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Can faint neutrino mass be strictly a corrective term that derives from a hidden relationship (in an unknown Theory of Everything (TOE) perspective) to another elementary particle that does gain mass via the Higgs mechanism? you could call it vicarious mass. Rather than predicting things that haven't been seen, Majorana mass, seesaw mechanism etc this should be a simple, direct implication of unifying free parameters. Unless it is specifically forbidden I don't understand why "less is better "(in terms of the number of free parameters) isn't on the list of hypotheses for neutrino mass. Perhaps such a relationship would have to be confined to the Yukawa couplings only otherwise symmetries are violated..... Shouldn't this limit the type of T.O.Es we can expect?

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    $\begingroup$ Does the "hidden relationship" count as one more "free parameter"? In other words, how do you parameterize the "hidden relationship"? $\endgroup$ – MadMax Apr 24 at 17:29
  • $\begingroup$ My guess is yes a secret formula will most likely generate a new parameter even in the simplest case i.e sqrt x where the answer (-y,+y) is the underlying generator of 2 or more particle mass states. I would assume the dimension +/- is the new free parameter and where the magnitude defines the "equivalency" relationship but I really dont know all the mathematical ways a theoretical physicist would consider deriving two completely different couplings from a single source- $\endgroup$ – user130828 Apr 24 at 21:08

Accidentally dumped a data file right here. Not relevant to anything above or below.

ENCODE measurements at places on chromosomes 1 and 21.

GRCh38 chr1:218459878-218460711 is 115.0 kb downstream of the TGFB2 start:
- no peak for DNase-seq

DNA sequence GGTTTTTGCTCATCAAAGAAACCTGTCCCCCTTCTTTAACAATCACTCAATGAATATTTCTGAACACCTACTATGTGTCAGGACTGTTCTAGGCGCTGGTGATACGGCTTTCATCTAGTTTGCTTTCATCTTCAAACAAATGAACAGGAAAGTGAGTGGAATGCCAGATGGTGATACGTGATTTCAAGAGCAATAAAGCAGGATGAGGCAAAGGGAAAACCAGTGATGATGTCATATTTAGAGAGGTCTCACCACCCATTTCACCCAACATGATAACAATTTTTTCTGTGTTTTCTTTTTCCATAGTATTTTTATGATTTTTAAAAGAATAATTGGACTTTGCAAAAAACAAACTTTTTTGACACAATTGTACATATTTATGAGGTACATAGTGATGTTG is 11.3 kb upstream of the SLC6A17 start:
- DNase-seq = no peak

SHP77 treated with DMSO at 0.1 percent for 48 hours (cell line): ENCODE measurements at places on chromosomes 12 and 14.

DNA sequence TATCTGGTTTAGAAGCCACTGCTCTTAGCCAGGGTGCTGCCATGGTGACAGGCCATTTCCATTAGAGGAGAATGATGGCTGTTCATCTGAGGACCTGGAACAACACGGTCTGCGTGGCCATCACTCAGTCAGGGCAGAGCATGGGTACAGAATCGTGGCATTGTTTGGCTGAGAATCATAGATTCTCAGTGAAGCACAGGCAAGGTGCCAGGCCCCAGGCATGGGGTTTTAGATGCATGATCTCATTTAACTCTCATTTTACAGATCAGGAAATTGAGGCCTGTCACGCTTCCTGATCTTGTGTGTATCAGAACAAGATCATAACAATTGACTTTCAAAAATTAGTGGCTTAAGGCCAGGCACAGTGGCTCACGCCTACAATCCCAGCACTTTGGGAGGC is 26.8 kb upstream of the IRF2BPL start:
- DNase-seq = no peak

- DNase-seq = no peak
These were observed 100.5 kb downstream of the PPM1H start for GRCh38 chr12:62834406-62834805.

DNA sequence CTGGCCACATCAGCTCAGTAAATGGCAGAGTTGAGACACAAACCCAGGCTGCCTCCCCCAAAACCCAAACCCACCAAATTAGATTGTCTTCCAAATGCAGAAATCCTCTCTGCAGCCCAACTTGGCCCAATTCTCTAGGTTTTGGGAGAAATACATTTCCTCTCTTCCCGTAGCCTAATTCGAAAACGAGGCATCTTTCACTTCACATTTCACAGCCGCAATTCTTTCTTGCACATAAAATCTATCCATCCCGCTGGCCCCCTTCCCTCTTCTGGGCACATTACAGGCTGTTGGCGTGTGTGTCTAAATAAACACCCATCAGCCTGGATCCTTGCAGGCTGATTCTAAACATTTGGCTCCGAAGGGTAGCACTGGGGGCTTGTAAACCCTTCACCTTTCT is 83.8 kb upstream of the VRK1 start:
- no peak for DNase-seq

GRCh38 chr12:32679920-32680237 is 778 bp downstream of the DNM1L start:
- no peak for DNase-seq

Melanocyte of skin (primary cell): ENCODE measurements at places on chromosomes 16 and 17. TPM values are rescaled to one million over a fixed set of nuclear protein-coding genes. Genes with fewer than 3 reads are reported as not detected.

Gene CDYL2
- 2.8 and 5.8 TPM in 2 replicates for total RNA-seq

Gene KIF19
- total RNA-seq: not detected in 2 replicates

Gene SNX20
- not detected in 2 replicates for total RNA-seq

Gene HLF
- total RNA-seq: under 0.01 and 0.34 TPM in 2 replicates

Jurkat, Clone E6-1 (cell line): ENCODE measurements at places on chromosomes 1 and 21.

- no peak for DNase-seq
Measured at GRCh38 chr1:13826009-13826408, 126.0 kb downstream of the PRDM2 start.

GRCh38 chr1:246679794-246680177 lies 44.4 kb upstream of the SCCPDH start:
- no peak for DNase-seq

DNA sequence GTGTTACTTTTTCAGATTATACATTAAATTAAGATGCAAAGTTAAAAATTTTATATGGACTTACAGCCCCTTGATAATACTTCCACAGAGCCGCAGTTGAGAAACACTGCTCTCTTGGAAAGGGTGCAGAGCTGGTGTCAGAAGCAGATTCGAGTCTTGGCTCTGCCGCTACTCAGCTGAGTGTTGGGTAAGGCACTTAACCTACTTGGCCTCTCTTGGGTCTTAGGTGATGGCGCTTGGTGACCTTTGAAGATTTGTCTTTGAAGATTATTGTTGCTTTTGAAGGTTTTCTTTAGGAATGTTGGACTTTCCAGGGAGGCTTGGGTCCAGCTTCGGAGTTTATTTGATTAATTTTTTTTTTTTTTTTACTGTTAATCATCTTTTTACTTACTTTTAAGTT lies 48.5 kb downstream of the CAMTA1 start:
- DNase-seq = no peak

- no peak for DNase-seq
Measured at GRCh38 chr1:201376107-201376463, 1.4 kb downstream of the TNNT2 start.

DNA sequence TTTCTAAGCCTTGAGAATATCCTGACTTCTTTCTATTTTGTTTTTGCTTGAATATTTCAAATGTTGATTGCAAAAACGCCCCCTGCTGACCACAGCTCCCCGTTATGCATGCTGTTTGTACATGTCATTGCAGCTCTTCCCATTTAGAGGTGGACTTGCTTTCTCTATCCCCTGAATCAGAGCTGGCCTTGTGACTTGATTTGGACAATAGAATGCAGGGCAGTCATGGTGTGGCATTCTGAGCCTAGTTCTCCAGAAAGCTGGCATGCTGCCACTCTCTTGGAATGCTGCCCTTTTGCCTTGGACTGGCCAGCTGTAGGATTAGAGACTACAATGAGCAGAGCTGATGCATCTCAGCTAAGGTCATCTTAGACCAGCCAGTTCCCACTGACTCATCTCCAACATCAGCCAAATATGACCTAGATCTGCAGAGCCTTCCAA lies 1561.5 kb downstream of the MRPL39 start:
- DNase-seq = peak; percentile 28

• $\begingroup$ If you google "neutrino mass arxiv" a number of theoretical papers will come up. For example a similar proposal is here " arxiv.org/abs/1902.07259 " . See also the answers to physics.stackexchange.com/questions/99770/… $\endgroup$ – anna v Apr 25 at 3:36
  • $\begingroup$ Thanks Anna v that is a good article however it requires rh neutrinos to be found. It does give me a better understanding of the complexity behind my suggestion of corrective term.maybe the historical example might lead to answer: Consider that for several decades the strange quark and the muon had nearly the same mass value. What are the implications if a coupling model assigns the same Yukawa coupling to each? and then at a deeper level what are the implications if a 'particle' generating model loads a quark = a lepton into their respective fields and the Yukawa are merely imitating that? $\endgroup$ – user130828 Apr 25 at 13:35

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